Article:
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A Review of the Recent Studies on the Dosimetric Issues Tatsuhiko Sato Japan Atomic Energy Agency (JAEA), Japan 1 SATIF10, June 2-4, 2010, CERN Table of.

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Presentation on theme: "A Review of the Recent Studies on the Dosimetric Issues Tatsuhiko Sato Japan Atomic Energy Agency (JAEA), Japan 1 SATIF10, June 2-4, 2010, CERN Table of."— Presentation transcript:

1 A Review of the Recent Studies on the Dosimetric Issues Tatsuhiko Sato Japan Atomic Energy Agency (JAEA), Japan 1 SATIF10, June 2-4, 2010, CERN Table of Contents 1.Computational Dosimetry 2.Experimental Dosimetry 1.1 Calculation of Dose Conversion Coefficient (DCC) 1.2 Neutron Dose Estimation Using DCCs 1.3 Summary 2.1 Review of Current Status 2.2 Development of Dose Monitor DARWIN 2.3 Summary

2 2 BackgroundBackground ICRP Publication 103 Definition of the effective dose (E) was revised  Update of the radiation weighting factor w R  Update of the tissue weighting factor w T  Introduction of the ICRP/ICRU authorized voxel phantoms to represent reference male and female Numerical values of E is subjected to be changed when ICPR103 is introduced in the radiation protection system Evaluation of dose conversion coefficients (DCCs) based on ICRP103 is urgently requested

3 Task Group on Radiation Exposures of Astronauts in Space (TG67) 3 ICRP C2 Task Groups Task Group on Dose Calculation (DOCAL) W. Bolch (chair), V. Berkovskyy, L. Bertelli, K. Eckerman, A. Endo, T. Fell, N. Hertel, J. Hunt, N. Ishigure, D. Nosske, M. Pelliccioni, N. Petoussi-Henss, M. Zankl Full Members  Nuclear decay data for dosimetric calculations (ICRP107)  Reference voxel phantoms for adult male and female (ICRP110)  DCCs for exposures to external radiation and intake of radionuclides Publish the reference values of DCCs as the revision of ICRP74 G. Dietze (chair), D. Bartlett, F. Cucinotta, L. Junli, I. McAulay, M. Pelliccioni, V. Petrov, G. Reitz, T. Sato Full Members  Guidance for assessment of radiation exposure of astronauts in space Publish the reference values of DCCs for heavy ions

4 4 Table of Contents 1.Computational Dosimetry 2.Experimental Dosimetry 1.1 Calculation of Dose Conversion Coefficient (DCC) 1.2 Neutron Dose Estimation Using DCCs 1.3 Summary 2.1 Review of Current Status 2.2 Development of Dose Monitor DARWIN 2.3 Summary

5 Calculation of DCCs by DOCAL 5 ParticleEnergyGeometrySimulation Code Photon* 10keV-10GeVAP, PA, LLAT, RLAT, ISO, ROT EGS, GEANT, MCNPX Neutron* 1meV-10GeVAP, PA, LLAT, RLAT, ISO, ROT FLUKA, GEANT, MCNPX, PHITS Electron*/ Positron 50keV-10GeVAP, PA, ISO EGS, GEANT, MCNPX Proton 1MeV-10GeVAP, PA, LLAT, RLAT, ISO, ROT FLUKA, GEANT, MCNPX, PHITS Charged pion 1MeV-10GeVAP, PA, ISO FLUKA, GEANT, MCNPX, PHITS Muon 1MeV-10GeVAP, PA, ISO FLUKA, GEANT Calculation of DCCs under the framework of DOCAL Cover almost all particles that should be considered in practical RP Reference values will be determined, simply taking the mean values *included in ICRP74, but their energies are limited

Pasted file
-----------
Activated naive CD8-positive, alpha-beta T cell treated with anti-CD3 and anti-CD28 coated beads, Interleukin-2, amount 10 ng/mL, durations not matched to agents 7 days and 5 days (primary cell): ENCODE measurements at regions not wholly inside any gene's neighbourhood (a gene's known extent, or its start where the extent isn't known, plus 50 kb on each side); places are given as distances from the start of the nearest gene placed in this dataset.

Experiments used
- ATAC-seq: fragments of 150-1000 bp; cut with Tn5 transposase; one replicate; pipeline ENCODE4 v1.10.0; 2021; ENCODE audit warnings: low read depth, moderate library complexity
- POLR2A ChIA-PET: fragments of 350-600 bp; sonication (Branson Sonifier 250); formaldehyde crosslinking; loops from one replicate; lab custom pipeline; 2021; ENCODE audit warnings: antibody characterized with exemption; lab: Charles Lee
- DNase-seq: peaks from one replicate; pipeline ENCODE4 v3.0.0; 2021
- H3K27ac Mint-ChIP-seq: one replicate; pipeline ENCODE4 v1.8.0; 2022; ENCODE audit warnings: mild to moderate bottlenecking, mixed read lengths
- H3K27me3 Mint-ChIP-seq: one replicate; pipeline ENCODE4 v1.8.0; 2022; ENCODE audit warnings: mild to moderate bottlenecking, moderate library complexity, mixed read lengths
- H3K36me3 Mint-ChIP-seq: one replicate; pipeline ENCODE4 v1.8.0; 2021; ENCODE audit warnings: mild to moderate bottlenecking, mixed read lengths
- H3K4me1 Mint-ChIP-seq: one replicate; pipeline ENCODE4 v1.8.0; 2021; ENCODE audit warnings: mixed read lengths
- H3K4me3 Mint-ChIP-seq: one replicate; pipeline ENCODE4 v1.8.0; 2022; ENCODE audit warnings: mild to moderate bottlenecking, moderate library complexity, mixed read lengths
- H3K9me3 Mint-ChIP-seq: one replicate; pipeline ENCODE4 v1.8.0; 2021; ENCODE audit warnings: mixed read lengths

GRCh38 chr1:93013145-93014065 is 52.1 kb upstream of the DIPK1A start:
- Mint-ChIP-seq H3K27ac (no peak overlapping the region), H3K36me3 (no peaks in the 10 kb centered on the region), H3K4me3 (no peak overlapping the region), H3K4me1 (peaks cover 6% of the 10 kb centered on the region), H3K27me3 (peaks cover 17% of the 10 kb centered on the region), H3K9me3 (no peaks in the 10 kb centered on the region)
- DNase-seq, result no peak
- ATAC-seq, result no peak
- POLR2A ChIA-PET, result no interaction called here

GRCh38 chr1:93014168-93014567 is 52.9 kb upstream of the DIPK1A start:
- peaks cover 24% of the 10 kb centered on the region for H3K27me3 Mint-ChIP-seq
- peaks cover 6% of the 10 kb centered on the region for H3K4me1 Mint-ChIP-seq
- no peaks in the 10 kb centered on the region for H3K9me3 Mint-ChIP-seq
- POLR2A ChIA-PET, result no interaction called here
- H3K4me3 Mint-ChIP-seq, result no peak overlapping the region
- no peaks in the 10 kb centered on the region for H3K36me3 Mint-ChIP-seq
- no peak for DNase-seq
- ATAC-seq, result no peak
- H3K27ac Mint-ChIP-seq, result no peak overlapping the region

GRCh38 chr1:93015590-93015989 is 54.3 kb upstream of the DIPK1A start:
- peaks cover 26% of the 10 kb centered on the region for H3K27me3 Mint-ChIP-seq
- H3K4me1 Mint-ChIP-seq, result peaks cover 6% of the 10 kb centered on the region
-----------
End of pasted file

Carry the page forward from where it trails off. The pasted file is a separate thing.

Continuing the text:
6 Organ dose conversion coefficients for 30 organs or tissues, D T Particle transport simulation inside phantoms using Monte Carlo codes Calculation Procedures ICRP/ICRU adult reference computational phantoms (ICRP110) 6 w R and w T defined in ICRP103 Effective dose conversion coefficients based on ICRP103, E ICRP103 Effective dose conversion coefficients based on ICRP103, E ICRP103

7 7 Comparison with E ICRP60 and H*(10) E ICRP60 E ICRP103 > w R for lower & higher energy neutrons were reduced in ICRP103 Numerical compatibility between w R and Q(L) relationship w R for lower & higher energy neutrons were reduced in ICRP103 Numerical compatibility between w R and Q(L) relationship High energy neutrons deposit more energy at deeper locations in ICRU sphere 10mm is too shallow to represent the dose in human body High energy neutrons deposit more energy at deeper locations in ICRU sphere 10mm is too shallow to represent the dose in human body E ICRP60 E ICRP103 > E ICRP60 E ICRP103 ≈ H*(10) > 0.2 50 H*(10) ≥ ≥ CCs for E ICRP103 and E ICRP60 for neutrons for AP geometry (ICRP74 + PHITS) (PHITS)

8 8 Table of Contents 1.Computational Dosimetry 2.Experimental Dosimetry 1.1 Calculation of Dose Conversion Coefficient (DCC) 1.2 Neutron Dose Estimation Using DCCs 1.3 Summary 2.1 Review of Current Status 2.2 Development of Dose Monitor DARWIN 2.3 Summary

9 Calculation Conditions 9 FacilityLocationSpectrum dataDose type CERNConcrete shield (top)IAEA 403 [1]H*(10) & E AP CERNIron shield (top)IAEA 403 [1]H*(10) & E AP IHEP 70GeV sync.Filtered by concreteIAEA 403 [1]H*(10) & E AP KEK 12GeV sync.Location 1IAEA 403 [1]H*(10) & E AP Tohoku 35MeV cyc.UnderpassIAEA 403 [1]H*(10) & E AP SSRL LinacDiagnostic roomIAEA 403 [1]H*(10) & E AP PWR in USAContainmentIAEA 403 [1]H*(10) & E AP AmBe source facilityGloveboxIAEA 403 [1]H*(10) & E AP Aircraft12km @ polar regionEXPACS 2.16 [2]H*(10) & E ISO [1] Compendium of neutron spectra and detector responses for radiation protection purposes, Technical report series 403, IAEA (2001) [2] EXcel-based Program for calculating Atmospheric Cosmic-ray Spectrum, http://phits.jaea.go.jp/expacs/

10 10 Results of the dose estimation Ratios of effective doses to H*(10) E / H*(10) > 1 for high-energy neutron fields Not so significant by considering the uncertainty in measurements E / H*(10) > 1 for high-energy neutron fields Not so significant by considering the uncertainty in measurements Introduction of ICRP103 results in the decrease of the effective doses Reduction of w R for lower and higher energy neutrons Introduction of ICRP103 results in the decrease of the effective doses Reduction of w R for lower and higher energy neutrons 1.06 E / H*(10) < 1 for other neutron fields H*(10) can be adequately used

11 11 Table of Contents 1.Computational Dosimetry 2.Experimental Dosimetry 1.1 Calculation of Dose Conversion Coefficient (DCC) 1.2 Neutron Dose Estimation Using DCCs 1.3 Summary 2.1 Review of Current Status 2.2 Development of Dose Monitor DARWIN 2.3 Summary